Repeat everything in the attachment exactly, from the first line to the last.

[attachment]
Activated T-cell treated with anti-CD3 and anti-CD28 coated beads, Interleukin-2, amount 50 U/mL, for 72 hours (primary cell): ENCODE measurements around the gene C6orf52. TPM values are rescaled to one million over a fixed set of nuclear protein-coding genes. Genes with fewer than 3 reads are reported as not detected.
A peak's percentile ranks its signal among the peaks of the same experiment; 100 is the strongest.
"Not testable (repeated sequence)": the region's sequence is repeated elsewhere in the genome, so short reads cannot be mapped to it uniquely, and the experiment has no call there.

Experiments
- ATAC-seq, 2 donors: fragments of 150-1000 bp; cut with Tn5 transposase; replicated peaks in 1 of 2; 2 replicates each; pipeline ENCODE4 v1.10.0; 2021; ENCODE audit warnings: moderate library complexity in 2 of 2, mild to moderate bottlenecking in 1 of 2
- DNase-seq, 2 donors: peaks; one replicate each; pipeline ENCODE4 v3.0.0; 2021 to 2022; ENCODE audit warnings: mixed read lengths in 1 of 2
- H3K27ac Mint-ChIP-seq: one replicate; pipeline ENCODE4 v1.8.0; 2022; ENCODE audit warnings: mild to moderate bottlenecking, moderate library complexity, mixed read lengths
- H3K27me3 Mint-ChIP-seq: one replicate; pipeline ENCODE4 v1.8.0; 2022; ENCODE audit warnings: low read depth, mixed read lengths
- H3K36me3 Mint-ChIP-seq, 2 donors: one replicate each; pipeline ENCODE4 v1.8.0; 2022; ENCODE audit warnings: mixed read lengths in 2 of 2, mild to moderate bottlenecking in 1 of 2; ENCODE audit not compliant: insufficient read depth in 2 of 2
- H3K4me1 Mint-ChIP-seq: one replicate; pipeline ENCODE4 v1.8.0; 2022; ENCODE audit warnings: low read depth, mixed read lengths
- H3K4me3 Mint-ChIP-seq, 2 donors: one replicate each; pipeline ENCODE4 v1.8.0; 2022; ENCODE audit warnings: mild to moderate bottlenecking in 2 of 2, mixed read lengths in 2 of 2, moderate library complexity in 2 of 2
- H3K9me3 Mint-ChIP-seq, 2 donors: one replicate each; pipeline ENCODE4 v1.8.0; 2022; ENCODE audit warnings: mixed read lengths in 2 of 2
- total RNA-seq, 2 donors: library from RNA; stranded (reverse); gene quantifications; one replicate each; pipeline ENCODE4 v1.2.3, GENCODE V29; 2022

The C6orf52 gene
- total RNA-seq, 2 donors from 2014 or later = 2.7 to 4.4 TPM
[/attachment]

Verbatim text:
Activated T-cell treated with anti-CD3 and anti-CD28 coated beads, Interleukin-2, amount 50 U/mL, for 72 hours (primary cell): ENCODE measurements around the gene C6orf52. TPM values are rescaled to one million over a fixed set of nuclear protein-coding genes. Genes with fewer than 3 reads are reported as not detected.
A peak's percentile ranks its signal among the peaks of the same experiment; 100 is the strongest.
"Not testable (repeated sequence)": the region's sequence is repeated elsewhere in the genome, so short reads cannot be mapped to it uniquely, and the experiment has no call there.

Experiments
- ATAC-seq, 2 donors: fragments of 150-1000 bp; cut with Tn5 transposase; replicated peaks in 1 of 2; 2 replicates each; pipeline ENCODE4 v1.10.0; 2021; ENCODE audit warnings: moderate library complexity in 2 of 2, mild to moderate bottlenecking in 1 of 2
- DNase-seq, 2 donors: peaks; one replicate each; pipeline ENCODE4 v3.0.0; 2021 to 2022; ENCODE audit warnings: mixed read lengths in 1 of 2
- H3K27ac Mint-ChIP-seq: one replicate; pipeline ENCODE4 v1.8.0; 2022; ENCODE audit warnings: mild to moderate bottlenecking, moderate library complexity, mixed read lengths
- H3K27me3 Mint-ChIP-seq: one replicate; pipeline ENCODE4 v1.8.0; 2022; ENCODE audit warnings: low read depth, mixed read lengths
- H3K36me3 Mint-ChIP-seq, 2 donors: one replicate each; pipeline ENCODE4 v1.8.0; 2022; ENCODE audit warnings: mixed read lengths in 2 of 2, mild to moderate bottlenecking in 1 of 2; ENCODE audit not compliant: insufficient read depth in 2 of 2
- H3K4me1 Mint-ChIP-seq: one replicate; pipeline ENCODE4 v1.8.0; 2022; ENCODE audit warnings: low read depth, mixed read lengths
- H3K4me3 Mint-ChIP-seq, 2 donors: one replicate each; pipeline ENCODE4 v1.8.0; 2022; ENCODE audit warnings: mild to moderate bottlenecking in 2 of 2, mixed read lengths in 2 of 2, moderate library complexity in 2 of 2
- H3K9me3 Mint-ChIP-seq, 2 donors: one replicate each; pipeline ENCODE4 v1.8.0; 2022; ENCODE audit warnings: mixed read lengths in 2 of 2
- total RNA-seq, 2 donors: library from RNA; stranded (reverse); gene quantifications; one replicate each; pipeline ENCODE4 v1.2.3, GENCODE V29; 2022

The C6orf52 gene
- total RNA-seq, 2 donors from 2014 or later = 2.7 to 4.4 TPM